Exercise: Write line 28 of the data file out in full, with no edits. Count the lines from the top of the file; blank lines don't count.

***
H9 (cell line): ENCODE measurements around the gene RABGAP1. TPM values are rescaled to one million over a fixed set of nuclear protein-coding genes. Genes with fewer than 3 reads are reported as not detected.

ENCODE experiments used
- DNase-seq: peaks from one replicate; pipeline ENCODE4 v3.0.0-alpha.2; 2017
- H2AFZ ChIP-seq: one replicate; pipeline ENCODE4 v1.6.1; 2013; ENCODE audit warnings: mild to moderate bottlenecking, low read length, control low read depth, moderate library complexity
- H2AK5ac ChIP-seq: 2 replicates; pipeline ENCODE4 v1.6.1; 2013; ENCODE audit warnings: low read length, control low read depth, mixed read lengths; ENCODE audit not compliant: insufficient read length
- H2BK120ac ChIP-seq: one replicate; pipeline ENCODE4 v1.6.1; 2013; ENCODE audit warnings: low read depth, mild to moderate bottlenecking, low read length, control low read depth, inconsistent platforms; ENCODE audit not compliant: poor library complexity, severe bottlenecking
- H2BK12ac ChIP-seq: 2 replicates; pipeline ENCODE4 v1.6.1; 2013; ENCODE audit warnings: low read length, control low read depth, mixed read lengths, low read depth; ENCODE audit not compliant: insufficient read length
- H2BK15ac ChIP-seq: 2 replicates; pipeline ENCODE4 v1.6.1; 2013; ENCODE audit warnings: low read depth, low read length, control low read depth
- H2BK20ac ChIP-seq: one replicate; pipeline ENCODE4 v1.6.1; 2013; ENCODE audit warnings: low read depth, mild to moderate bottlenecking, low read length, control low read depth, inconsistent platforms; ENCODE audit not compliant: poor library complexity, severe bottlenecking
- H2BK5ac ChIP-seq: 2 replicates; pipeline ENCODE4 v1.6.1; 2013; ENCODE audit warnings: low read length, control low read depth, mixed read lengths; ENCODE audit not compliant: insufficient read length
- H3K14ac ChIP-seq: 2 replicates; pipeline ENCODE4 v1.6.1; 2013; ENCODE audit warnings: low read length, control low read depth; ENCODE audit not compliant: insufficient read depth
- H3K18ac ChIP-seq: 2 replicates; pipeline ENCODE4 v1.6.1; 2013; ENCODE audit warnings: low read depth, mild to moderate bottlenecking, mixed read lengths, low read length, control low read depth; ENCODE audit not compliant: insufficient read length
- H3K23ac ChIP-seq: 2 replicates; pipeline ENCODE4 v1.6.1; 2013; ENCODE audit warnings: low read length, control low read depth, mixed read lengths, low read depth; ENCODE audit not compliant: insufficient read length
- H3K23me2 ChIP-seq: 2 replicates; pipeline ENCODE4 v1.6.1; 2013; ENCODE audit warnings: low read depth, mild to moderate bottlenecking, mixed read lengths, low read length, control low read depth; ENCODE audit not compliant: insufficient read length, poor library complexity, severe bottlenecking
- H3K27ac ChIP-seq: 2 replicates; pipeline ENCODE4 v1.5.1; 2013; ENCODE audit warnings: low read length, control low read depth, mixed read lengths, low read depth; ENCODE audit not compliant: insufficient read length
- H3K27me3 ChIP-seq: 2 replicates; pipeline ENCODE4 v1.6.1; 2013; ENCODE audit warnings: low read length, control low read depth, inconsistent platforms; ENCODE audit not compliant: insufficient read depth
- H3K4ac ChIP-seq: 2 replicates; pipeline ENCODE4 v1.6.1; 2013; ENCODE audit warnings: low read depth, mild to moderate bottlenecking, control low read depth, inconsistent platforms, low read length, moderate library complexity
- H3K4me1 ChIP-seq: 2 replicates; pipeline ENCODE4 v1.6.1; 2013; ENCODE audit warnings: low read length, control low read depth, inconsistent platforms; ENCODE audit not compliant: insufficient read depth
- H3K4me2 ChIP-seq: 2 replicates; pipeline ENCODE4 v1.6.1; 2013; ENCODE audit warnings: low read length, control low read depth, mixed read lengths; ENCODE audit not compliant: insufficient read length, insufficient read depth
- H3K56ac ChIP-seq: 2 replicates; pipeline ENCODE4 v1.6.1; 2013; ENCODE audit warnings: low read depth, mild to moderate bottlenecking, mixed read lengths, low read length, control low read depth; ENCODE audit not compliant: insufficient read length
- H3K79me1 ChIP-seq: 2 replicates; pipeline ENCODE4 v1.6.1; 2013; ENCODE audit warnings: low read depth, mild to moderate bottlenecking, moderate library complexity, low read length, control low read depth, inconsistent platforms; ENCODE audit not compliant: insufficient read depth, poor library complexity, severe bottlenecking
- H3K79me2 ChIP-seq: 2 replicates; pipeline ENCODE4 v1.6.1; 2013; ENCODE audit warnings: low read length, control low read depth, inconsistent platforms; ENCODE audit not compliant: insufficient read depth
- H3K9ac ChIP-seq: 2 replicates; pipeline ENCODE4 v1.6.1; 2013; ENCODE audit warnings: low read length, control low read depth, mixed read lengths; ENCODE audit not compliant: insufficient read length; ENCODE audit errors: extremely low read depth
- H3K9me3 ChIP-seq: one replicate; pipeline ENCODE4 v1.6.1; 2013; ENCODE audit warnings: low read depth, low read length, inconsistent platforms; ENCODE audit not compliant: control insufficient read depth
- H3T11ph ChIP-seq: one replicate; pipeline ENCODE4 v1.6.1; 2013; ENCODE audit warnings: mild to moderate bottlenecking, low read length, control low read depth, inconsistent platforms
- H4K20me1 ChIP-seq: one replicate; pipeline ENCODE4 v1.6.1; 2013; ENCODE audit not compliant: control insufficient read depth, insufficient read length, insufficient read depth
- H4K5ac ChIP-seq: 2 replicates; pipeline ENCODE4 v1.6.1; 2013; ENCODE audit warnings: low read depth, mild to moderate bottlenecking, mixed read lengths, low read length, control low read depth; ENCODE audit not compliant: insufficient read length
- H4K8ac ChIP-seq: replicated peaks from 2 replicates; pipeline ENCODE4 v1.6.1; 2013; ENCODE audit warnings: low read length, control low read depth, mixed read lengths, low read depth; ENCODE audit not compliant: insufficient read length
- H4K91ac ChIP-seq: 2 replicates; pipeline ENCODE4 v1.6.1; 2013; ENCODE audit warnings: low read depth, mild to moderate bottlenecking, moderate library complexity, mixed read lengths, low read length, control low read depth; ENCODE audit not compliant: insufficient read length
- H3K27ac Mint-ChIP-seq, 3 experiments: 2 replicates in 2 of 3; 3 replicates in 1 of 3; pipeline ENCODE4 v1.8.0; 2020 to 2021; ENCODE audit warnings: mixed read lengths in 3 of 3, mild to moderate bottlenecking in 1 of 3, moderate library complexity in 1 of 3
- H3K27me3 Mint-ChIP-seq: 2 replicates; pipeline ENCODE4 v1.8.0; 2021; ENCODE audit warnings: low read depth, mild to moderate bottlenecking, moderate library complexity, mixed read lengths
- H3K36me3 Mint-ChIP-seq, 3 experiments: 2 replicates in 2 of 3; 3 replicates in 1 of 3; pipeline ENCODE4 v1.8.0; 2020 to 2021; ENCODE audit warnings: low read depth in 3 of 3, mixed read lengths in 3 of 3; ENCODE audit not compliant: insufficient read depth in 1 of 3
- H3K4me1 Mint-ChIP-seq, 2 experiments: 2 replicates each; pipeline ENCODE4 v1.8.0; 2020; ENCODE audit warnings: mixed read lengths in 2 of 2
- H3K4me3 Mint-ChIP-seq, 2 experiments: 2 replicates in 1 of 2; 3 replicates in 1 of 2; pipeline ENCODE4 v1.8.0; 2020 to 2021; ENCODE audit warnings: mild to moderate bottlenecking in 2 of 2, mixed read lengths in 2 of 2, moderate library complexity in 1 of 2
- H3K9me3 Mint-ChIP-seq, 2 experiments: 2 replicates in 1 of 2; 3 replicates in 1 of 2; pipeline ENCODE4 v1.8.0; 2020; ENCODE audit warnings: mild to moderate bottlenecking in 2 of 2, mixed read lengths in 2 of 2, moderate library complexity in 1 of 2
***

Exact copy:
- H4K8ac ChIP-seq: replicated peaks from 2 replicates; pipeline ENCODE4 v1.6.1; 2013; ENCODE audit warnings: low read length, control low read depth, mixed read lengths, low read depth; ENCODE audit not compliant: insufficient read length